Environment

Episode 46: Firesafe Council of Santa Cruz County

I sat down to talk fire safety with LizAnne Jensen and Ed Hayes of the Fire Safe Council of Santa Cruz in the EOC (Emergency Operations Center) of Santa Cruz County. LizAnne and Ed are volunteers, helping to spread the word about how homeowners can better prepare for wild fires. Both of them live neighborhoods that are heavily forested and have had brushes with wildfires in the past. We covered a number of topics:

What can I do now to plan ahead for a wildland fire?
What is the wildland-urban interface (WUI?)
What is a resilient forest, and why does it matter?
What impact will a changing climate have on wildfires here in Santa Cruz County?
What is a defensible space?
What is home hardening?
What can I do to make my home safer from wildfires?
What can my neighborhood do to become safer from wildfires?
Why should I attend one of the Fire Safe Council’s Home Hardening presentations?
What can I do if my home owner’s insurance is canceled?
What “special” items do I want in my Go Bag if I have to evacuate?
What can I do to get ready if a fire is threatening, but I don’t yet have to evacuate?
What should I do if I have to evacuate?
Why should I do an Evacuation Drill?
Why should I sign up for mailings from the Fire Safe Council of Santa Cruz County?

See also: Fire Safe Council of Santa Cruz County web site, Fire Safe Council of Santa Cruz County Facebook Page

Episode 42: Kevin Corr, Mold Guy

Kevin Corr grew up in San Jose, and ever since he was a kid, he always had a fascination with mold. I jest, of course! He didn’t come to mold – the mold came to him. Kevin is an entrepreneur, and the owner of Applied Real Estate Inspections – a Bay Area mold inspection company. Mold is a hot topic for many homeowners, and for anyone who’s ever had a water leak, they’ll tell you – it’s a tricky problem!

We talked about a great many subjects in this podcast episode:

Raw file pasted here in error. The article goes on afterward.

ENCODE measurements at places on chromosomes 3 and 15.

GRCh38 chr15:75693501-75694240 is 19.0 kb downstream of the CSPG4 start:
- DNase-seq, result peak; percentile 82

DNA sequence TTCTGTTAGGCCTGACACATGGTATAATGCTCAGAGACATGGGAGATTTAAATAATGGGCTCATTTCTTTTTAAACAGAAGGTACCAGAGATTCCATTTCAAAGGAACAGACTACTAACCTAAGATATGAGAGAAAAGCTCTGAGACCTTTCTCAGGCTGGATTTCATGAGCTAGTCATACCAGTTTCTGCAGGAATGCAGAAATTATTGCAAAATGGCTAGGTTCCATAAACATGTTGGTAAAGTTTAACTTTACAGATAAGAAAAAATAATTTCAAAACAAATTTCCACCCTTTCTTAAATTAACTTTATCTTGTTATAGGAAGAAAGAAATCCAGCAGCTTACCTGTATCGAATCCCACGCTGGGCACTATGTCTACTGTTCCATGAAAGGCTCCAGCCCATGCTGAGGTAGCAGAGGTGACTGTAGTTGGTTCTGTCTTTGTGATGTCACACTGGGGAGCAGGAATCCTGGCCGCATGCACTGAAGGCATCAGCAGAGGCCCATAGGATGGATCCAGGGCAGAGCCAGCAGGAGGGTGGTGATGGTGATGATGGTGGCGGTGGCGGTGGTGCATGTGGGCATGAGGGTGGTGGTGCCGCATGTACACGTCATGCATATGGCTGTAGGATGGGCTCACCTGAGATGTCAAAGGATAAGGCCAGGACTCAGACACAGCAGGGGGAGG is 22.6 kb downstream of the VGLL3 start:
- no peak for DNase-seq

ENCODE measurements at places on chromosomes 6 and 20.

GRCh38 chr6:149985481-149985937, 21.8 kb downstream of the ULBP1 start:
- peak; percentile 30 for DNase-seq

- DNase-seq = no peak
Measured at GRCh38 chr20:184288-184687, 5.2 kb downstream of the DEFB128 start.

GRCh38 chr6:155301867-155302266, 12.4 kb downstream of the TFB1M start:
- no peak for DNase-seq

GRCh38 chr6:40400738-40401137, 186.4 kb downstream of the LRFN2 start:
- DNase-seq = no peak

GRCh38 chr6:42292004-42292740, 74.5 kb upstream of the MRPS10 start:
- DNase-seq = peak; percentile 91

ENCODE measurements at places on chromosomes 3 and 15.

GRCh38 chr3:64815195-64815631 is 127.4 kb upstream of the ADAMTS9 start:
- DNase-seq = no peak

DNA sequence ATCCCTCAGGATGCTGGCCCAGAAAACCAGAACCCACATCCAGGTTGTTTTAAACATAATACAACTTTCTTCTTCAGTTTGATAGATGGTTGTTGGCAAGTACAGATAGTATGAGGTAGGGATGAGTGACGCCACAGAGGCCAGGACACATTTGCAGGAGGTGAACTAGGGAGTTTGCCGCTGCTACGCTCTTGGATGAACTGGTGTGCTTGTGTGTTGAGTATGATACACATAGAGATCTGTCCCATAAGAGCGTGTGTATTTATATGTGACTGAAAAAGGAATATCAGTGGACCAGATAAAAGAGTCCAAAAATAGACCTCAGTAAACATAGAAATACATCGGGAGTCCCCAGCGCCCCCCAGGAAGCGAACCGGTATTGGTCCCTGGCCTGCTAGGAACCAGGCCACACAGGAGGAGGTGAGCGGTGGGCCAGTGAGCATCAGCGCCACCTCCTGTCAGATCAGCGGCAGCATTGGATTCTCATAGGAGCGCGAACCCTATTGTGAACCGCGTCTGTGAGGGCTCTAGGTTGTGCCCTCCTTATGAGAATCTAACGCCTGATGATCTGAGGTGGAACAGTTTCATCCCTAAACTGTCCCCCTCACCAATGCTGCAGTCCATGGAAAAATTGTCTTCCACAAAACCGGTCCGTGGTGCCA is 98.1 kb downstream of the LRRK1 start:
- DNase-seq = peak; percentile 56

• How Kevin got into the mold inspection business?
  • How mold gets started and what mold needs to thrive.
  • Why people seem get so freaked out about mold.
  • Why there are no federal standards regarding safe levels of various molds.
  • The worst areas in Santa Cruz, Santa Clara, and Monterey for mold issues.
  • The kinds of houses that tend to have mold issues.
  • The difference between mold and mildew.
  • If a “musty” smell indicative of mold in a house.
  • Can mold migrate from one area to others in a house?
  • The worst mold case he’s ever seen
  • Easy home remedies or do-it-yourself resources for mold abatement

Episode 35: Manu Koenig talks Santa Cruz Rail Corridor

One of the most divisive issues in Santa Cruz County today is what to do with the Santa Cruz Branch Line Rail Corridor. The Santa Cruz County Regional Transportation Commission is about to vote on it’s “preferred scenario” for the rail corridor (and a number of other transportation projects) at its meeting on January 17, 2019 – where it is quite likely to approve $1+ billion in spending over the next 30 years, which will likely include the creation of passenger rail service along the corridor.

There’s a competing, and much more compelling, vision for the future, which is advocated by Santa Cruz County Greenway. The folks from Greenway want to establish a multi-mode pedestrian / bicycle / e-bike etc. trail. The Greenway folks feel that their vision can be achieved much more quickly, with significantly less expense, and with far better results than what’s being proposed by the Santa Cruz RTC.

In this episode of the Podcast, Manu discusses many of the issues surrounding the future of the rail corridor, and will be very useful for anyone interested in informing themselves about the debate.

Greenway Web Site

Email Manu directly at manu.koenig@sccgreenway.org

Email the Santa Cruz RTC: info@sccrtc.org – comments due by Wednesday 1/16/19 @ noon

Episode 34: Soquel Creek Water District Talks Pure Water Soquel